Manny’s many definitions of ‘MP’

I’ve had the rare opportunity, back in September of ‘007, to witness Manny Pacquiao train. It was at the Rex “Wakee” Salud Gym in Labangon and, thanks to Philboxing’s co-administrator Salven Lagumbay (who, coincidentally, is celebrating his birthday today), I watched MP up-close. Twice.

“Manny Pacquiao had just finished 10 rounds of sparring,” I wrote four years ago. “Tired? Did he look fatigued? No. How about recharged? Or pumped-up? For one-and-a-half hours, I observed Manny. After sparring, Manny stepped down the ring then proceeded to pummel the double-end bag. He stared at the round leather that hung from the ceiling, encircled it, threw quick jabs, moved his head left, ducked, stepped back, forward.”

MP. Those initials don’t just spell out the initials of the most famous Pinoy, they also translate to many words. Maximum Pain. That’s one. For no boxer — and possibly athlete — is willing to drip more sweat, digest more punishment, and smile more while relishing all the affliction, than MP.

Gordon Marino of The Wall Street Journal, yesterday, wrote a stellar piece, “The Fight of the Physical Outlier.” I quote some portions…

“Pacquiao does 2,000 repetitions each day of situps and other punishing abdominal exercises,” said Marino. “He rounds out these exercises by, among other things, fast hill runs, interval training, zipping around cones to improve footwork and even, when no fight is coming up, playing basketball.”

MP’s resting heart rate is 42. That’s absurdly low. “Some endurance athletes, like Olympic cross-country skiers,” said Mr. Marino, “have lower resting pulse rates—somewhere around 38, Ariza says—but they also train at high altitude, something Pacquiao doesn’t. ‘Manny is on the level of the most conditioned athletes in the world,’ the trainer says. ‘He’s a phenomenon. I wish we could do in-depth tests, but he doesn’t like anything invasive.’”

This MP spells Mankind’s Phenomenon. MP is so gifted and driven that boxers often try to emulate his training. They can’t. In my two visits to the RWS Gym, I interviewed boxers and trainers. They all recited the same Quotable Quote: “Many follow Manny’s intense training. They all get sick!”

MP = Marvelous Pugilist. Simply, MP trains too hard, too intensely, too much. Haven’t we read of Alex Ariza and Freddie Roach asking their pupil to slow down and relax? Wow. How many athletes have been told the same? I can’t remember any other.

“Manny will go 15 rounds hitting the pads with me, and do exercises in the 60-second intervals between rounds,” says Roach. ‘It’s crazy.’”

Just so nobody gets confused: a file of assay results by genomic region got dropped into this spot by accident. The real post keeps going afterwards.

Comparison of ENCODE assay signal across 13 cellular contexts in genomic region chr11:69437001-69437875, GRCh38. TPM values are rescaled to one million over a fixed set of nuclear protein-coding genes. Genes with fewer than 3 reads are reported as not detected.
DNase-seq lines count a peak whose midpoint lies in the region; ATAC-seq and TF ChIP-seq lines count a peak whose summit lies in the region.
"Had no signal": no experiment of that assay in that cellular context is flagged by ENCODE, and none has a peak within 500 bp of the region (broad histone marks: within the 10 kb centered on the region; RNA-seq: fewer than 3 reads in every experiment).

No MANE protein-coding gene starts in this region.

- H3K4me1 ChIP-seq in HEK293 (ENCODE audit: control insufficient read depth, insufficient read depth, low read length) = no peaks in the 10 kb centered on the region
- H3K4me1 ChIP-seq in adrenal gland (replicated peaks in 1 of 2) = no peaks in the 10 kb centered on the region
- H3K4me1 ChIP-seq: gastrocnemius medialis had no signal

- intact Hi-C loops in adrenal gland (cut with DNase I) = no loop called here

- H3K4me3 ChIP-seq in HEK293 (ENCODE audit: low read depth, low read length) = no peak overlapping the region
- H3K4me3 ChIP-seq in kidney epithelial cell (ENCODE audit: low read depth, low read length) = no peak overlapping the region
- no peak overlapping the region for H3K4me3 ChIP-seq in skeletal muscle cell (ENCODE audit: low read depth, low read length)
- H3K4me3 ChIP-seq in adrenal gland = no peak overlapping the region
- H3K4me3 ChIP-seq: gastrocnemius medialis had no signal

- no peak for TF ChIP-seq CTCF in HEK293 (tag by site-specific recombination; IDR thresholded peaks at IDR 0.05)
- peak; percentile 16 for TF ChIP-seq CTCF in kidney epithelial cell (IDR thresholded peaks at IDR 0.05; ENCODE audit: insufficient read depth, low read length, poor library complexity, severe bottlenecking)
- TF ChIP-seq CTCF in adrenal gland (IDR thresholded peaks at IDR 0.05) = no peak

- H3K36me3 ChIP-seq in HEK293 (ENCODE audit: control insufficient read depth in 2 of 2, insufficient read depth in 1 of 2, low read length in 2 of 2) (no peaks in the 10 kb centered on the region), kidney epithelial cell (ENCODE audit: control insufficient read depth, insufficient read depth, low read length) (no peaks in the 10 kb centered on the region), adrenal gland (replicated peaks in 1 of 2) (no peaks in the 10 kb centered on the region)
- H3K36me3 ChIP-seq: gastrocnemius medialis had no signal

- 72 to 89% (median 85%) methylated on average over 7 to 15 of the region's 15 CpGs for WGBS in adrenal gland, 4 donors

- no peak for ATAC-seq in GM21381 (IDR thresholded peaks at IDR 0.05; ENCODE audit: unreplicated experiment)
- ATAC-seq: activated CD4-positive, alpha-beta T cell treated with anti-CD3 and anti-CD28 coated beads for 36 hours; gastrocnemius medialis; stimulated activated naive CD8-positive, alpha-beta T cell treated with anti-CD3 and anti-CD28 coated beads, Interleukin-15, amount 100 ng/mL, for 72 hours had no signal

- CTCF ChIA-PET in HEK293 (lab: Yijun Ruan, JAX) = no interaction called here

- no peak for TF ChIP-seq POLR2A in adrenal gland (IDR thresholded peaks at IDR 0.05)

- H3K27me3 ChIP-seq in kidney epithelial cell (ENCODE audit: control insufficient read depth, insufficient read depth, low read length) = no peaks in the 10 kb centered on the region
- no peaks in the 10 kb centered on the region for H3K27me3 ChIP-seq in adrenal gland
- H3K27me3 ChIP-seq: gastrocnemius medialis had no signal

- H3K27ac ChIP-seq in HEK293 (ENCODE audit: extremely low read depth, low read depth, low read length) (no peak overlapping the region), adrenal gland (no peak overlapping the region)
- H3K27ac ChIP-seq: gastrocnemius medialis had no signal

“On days when we have heavy sparring, we like to cut out the morning run,” Ariza says. “Manny knows this and he’ll plead, ‘Please don’t stop me from running today.'”

While 98.7 percent of us often ask for stoppage to excruciating physical torture, it’s the opposite for MP. “Other differences that make Pacquiao stand out are the intensity and tempo at which he trains and fights, and his ability to ignore pain,” wrote Gordon Marino. “Most boxers are constantly trying to decide when to expend energy and when to take a round off. Pacquiao likes to know that he has enough training in the bank to allow him to bring the most intense heat possible and to punch almost continuously.”

Muscle Power. That’s MP. Shawn Porter, his sparring-mate, explains: “Sure, Manny is fast and hits hard, but the thing that is special with him is his intensity. It is electric in there. He is always pushing the pace.”

Ariza, quoted by Marino, likens Pacquiao to a military person (Navy SEAL?) who has the ability to extinguish pain during heavy exertion. Said Ariza: “Manny is definitely one of them. When Manny was a kid, he would run five miles a day in flip flops. Try that for a while and it will not only toughen your feet up, it will increase your pain tolerance.”

Digesting all this penance, Manny, who is set to earn P600,000,000 this Sunday, is also this MP: Mega-billionaire Pinoy.

Finally, our MP hope… Mosley, Pildi.

John Pages

By John Pages

I've been a sports columnist since 1994. First, in The Freeman newspaper under "Tennis Is My Game." Then, starting in 2003, with Sun.Star Cebu under the name "Match Point." Happy reading!

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